Was Israel behind the overseas arrest of a Palestinian engineer suspected of ties with Hamas? The arrested man thinks it was - but Hamas blames the Palestinian Authority.
Jafar Daghlas, 27, a resident of the West Bank town of Burka who until recently lived in Abu Dhabi, has been questioned by two different Arab security services recently - those of the United Arab Emirates and Jordan. He suspects Israel was trying to get him extradited here, as it did with another Palestinian engineer with alleged Hamas ties, Dirar Abu Sisi, after the latter's arrest in Ukraine last February.
But Hamas accused the PA of being behind Daghlas' arrest, saying he has been wanted by the PA since 2008 on account of his political activity in Hamas.
Daghlas is known to both Israel and the Fatah-led PA as a Hamas activist, and in 2006 he was shot in the stomach during clashes in Nablus between Fatah and Hamas supporters.
According to PA security officials, Daghlas was involved in funneling both money and arms to Gaza Strip from overseas.
On December 29, the Friends Of Humanity organization announced that Daghlas had been arrested in Abu Dhabi by the United Arab Emirates' intelligence service and interrogated for 18 days, during which time he wasn't allowed to meet with a lawyer or his relatives, or even be informed why he had been arrested. This was just the latest time he had been arrested by the UAE security service over the previous four months; Emirati intelligence agents also raided his home and seized his personal computer.
"He was held for 24 days in the Emirates, and we have no idea why," his father told Haaretz. "He calls us from time to time. We don't know whether Israel or the Palestinian Authority is the one that pressed the Emirates to arrest him."
After it had finished interrogating him, the UAE deported Daghlas to Jordan, as he holds Jordanian citizenship. There, he was arrested immediately upon landing at the airport and imprisoned in Amman, where he was interrogated by Jordanian intelligence.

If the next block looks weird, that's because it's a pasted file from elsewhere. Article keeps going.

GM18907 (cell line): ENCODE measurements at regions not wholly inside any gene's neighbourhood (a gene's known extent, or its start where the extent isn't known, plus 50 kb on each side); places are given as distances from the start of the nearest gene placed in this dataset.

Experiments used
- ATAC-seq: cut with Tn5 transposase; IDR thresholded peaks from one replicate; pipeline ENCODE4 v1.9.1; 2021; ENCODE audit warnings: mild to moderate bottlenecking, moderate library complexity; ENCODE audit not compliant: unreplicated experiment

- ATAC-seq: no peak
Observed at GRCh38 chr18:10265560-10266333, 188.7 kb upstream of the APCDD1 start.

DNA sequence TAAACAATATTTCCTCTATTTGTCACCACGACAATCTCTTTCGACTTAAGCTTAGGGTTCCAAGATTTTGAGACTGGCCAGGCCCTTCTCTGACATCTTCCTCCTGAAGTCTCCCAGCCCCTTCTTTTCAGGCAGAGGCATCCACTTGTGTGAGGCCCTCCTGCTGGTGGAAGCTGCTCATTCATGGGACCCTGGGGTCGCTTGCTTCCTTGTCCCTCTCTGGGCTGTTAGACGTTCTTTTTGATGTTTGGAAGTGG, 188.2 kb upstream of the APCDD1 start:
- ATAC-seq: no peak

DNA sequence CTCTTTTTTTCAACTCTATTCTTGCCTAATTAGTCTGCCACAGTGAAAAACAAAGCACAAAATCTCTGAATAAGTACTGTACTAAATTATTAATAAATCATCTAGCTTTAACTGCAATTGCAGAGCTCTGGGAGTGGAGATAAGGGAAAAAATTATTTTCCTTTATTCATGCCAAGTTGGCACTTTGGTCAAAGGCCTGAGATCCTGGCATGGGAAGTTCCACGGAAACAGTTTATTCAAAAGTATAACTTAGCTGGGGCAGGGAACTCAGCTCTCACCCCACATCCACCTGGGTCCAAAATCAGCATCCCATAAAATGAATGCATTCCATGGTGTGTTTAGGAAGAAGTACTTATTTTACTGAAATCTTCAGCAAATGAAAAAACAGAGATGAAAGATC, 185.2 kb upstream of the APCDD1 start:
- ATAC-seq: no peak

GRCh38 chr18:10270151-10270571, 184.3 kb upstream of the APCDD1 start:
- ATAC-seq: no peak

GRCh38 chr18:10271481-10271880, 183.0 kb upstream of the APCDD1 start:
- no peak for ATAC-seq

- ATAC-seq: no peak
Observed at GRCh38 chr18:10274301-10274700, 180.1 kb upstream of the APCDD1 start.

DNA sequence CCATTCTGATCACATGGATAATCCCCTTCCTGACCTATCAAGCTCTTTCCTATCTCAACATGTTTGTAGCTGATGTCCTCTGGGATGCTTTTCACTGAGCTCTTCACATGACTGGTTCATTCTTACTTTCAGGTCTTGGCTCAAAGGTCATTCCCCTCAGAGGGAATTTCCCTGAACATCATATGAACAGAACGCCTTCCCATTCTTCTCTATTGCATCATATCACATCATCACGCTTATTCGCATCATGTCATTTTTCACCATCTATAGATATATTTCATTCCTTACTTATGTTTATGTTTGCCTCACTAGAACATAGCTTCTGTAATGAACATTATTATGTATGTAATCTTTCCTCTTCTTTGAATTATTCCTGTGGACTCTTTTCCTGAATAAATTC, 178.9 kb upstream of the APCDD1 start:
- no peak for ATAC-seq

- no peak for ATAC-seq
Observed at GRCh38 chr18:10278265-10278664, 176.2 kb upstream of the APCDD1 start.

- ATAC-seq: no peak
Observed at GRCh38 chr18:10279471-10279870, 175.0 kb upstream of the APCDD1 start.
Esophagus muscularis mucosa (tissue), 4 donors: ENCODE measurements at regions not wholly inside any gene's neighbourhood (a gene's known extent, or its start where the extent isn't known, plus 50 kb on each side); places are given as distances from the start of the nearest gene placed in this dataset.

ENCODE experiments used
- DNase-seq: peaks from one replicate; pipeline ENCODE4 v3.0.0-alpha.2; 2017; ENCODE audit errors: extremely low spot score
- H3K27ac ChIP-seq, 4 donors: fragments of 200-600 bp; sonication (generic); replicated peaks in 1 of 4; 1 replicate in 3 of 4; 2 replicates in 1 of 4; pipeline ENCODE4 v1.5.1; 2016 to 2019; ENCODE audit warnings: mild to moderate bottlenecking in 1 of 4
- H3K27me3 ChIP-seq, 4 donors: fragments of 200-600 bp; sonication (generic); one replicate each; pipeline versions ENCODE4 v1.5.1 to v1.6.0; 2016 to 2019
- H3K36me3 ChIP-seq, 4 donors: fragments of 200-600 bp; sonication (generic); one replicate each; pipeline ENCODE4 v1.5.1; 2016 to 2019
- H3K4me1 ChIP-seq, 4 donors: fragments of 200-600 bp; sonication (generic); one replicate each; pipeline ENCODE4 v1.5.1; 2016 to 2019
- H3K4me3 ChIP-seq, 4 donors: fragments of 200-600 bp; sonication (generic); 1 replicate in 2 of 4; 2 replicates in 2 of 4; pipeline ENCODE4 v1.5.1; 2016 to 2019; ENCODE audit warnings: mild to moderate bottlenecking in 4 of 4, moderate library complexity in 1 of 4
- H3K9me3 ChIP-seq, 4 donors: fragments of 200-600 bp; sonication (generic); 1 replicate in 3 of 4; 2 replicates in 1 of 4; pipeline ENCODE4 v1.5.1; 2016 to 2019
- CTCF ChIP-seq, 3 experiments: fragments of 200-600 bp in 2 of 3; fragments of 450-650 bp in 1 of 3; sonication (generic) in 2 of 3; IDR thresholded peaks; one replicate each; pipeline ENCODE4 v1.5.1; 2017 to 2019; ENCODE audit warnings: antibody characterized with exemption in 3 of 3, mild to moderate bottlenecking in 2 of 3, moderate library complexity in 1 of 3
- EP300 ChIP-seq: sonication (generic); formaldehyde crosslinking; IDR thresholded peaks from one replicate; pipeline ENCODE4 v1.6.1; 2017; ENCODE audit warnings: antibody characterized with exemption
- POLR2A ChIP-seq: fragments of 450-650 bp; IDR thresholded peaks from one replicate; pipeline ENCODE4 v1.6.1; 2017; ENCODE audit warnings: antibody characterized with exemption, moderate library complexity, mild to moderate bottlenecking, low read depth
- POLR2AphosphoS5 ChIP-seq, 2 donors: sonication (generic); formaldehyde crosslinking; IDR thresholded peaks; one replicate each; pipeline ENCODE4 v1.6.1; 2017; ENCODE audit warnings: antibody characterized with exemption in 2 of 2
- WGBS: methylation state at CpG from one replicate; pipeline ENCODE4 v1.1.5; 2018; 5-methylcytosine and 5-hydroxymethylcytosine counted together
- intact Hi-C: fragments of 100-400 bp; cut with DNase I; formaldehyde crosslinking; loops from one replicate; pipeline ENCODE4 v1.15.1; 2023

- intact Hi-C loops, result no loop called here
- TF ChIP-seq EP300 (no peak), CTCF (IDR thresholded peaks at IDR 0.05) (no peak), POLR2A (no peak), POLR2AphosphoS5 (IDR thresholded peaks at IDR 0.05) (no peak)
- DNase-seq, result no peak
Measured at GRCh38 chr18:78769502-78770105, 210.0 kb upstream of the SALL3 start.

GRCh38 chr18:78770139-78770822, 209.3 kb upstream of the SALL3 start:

Daghlas sought help from a Jordanian engineering association to which he belongs. The association wrote to Jordanian Prime Minister Awn Shawkat al-Khasawneh demanding that Daghlas not be extradited to Israel, noting that he feared Jordan was planning to do precisely that.
His parents said that Daghlas is still in Amman but no longer in jail. "He was summoned for interrogation by the Mukhabarat [Jordanian intelligence]; they asked him five questions and released him," his mother told Haaretz.
One reason Daghlas suspects Israel of being behind his arrest, she added, is that a few months ago, it barred his wife from traveling from the West Bank to Jordan to meet him.
His story is also very similar to that of Abu Sisi, who was deputy director of the Gaza power plant. Abu Sisi was arrested by Ukrainian intelligence while visiting that country and transferred to Israel, though his arrest because public knowledge only after his wife declared him missing and asked the United Nations for help in finding him. Under interrogation in Israel, Abu Sisi admitted his involvement in developing rockets and antitank missiles for Hamas.
Daghlas studied chemical engineering at An-Najah University in Nablus, then moved to Abu Dhabi in 2008 to do his master's degree. After that, he worked for Abu Dhabi's national oil company.
The Shin Bet security service declined to comment.
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